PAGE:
The value returned from getOperand() will be the FunctionOperand that is passed to this method.

This method is only called when the passed arguments are relevant to the JQL function, that is, the validation does not need to check if the FunctionOperand has the correct function name.

The validate method must always return a MessageSet as its result; a null return is prohibited. A MessageSet is an object that contains all of the errors and warnings that occur during validation.

All messages in the MessageSet need to be translated with respect to the passed searching user. An empty MessageSet indicates that no errors have occurred. A MessageSet with errors indicates that the JQL is invalid and should not be allowed to run. The returned messages will be displayed to the user so that any problems may be rectified. A MessageSet with warnings indicates that the JQL may have problems but that it can still be run. Any warning messages are displayed above the results.

Functions need to respect Jira security. A function should not return references to Jira objects (for example, projects, issues) that the user is not allowed to see. Further, a function should not leak information about Jira objects that the searcher does not have permission to use. For example, a function should not differentiate between a project not existing and a project that the user has no permission to see. A function that behaves badly will not cause JQL to expose issues that the searcher is not allowed to see (since JQL does permission checks when it runs the filter), though it does open up an attack vector for information disclosure.

Only one instance of each JQL function is created. This means that your function can (and probably will) be called by two threads at the same time. To accommodate this, your function must be thread-safe or unexpected behavior can result.

public MessageSet validate(final ApplicationUser searcher, final FunctionOperand operand, final TerminalClause terminalClause) {
    return new MessageSetImpl();

The implementation of this method must be thread-safe. The dependencies should be thread-safe and stored in final or volatile variables to ensure visibility. All method state is kept local to ensure that it is not visible to other threads.

JQL function get values method

The JqlFunction.getValues method is called by Jira when it needs to execute the function so that it can perform a query.

List<QueryLiteral> getValues(@NotNull QueryCreationContext queryCreationContext, @NotNull FunctionOperand operand, @NotNull TerminalClause terminalClause);

The FunctionOperand and the TerminalClause are as described previously in the JqlFunction.validate method. The new argument here is the QueryCreationContext. This object contains the variables that may be necessary when executing the function.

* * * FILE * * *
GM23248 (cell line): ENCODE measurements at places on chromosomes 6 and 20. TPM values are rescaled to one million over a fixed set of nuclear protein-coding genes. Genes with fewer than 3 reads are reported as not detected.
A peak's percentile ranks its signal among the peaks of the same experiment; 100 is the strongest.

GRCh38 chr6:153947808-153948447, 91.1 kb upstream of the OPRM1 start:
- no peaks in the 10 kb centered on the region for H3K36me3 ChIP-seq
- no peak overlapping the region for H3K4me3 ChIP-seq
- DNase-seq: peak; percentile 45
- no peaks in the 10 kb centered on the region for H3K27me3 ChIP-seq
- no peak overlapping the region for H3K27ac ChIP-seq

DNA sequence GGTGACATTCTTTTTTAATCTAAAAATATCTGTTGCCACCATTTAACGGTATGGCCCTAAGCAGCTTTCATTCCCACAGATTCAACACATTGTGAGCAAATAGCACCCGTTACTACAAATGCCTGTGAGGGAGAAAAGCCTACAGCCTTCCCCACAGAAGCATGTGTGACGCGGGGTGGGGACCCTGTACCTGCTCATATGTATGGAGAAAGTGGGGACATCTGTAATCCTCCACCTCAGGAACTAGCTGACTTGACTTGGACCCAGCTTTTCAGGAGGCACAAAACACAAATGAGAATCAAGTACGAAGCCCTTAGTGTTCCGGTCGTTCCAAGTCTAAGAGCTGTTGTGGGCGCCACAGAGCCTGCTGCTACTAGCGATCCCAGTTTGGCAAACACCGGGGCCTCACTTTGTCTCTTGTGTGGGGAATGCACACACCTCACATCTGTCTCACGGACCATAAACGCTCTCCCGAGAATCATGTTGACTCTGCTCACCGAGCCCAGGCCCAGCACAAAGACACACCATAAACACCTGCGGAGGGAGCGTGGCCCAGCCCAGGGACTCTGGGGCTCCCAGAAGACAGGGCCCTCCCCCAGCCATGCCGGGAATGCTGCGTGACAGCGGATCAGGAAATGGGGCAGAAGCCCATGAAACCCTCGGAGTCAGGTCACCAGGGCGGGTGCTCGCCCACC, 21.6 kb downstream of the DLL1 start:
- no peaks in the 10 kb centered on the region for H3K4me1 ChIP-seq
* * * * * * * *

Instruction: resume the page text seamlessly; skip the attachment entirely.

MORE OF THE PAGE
The QueryCreationContext.getUser method returns the user that runs the search and as such should be used to perform any security checks that may be necessary.

The QueryCreationContext.isSecurityOverriden method indicates whether or not this function should actually perform security checks.

  • When method returns true, the function should assume that the searcher has permission to see everything in Jira.
  • When method returns false, the function should perform regular Jira security checks and make sure it only returns things that the searcher has permission to see. This parameter is used by Jira in certain administrative operations where finding all issues is important.

The JQL function returns a list of QuerylLiteral. A QueryLiteral represents either a String, Long, or EMPTY value. These three represent JQL's distinguishable types. The type of the QueryLiteral is determined at construction time and cannot be changed:

  • Construct it with no value and it represents EMPTY.
  • Construct it with a String and it represents a String.
  • Construct it with a Long and it represents a Long.

Most JQL clauses will treat each type differently. For example, let's consider the affectsVersion clause. When passed a Long QueryLiteral, it will look for all issues with an Affects Version of the specified ID. This is useful when a function would need to identify a particular version exactly. Where possible, we suggest that functions try to return IDs so that query results are unambiguous.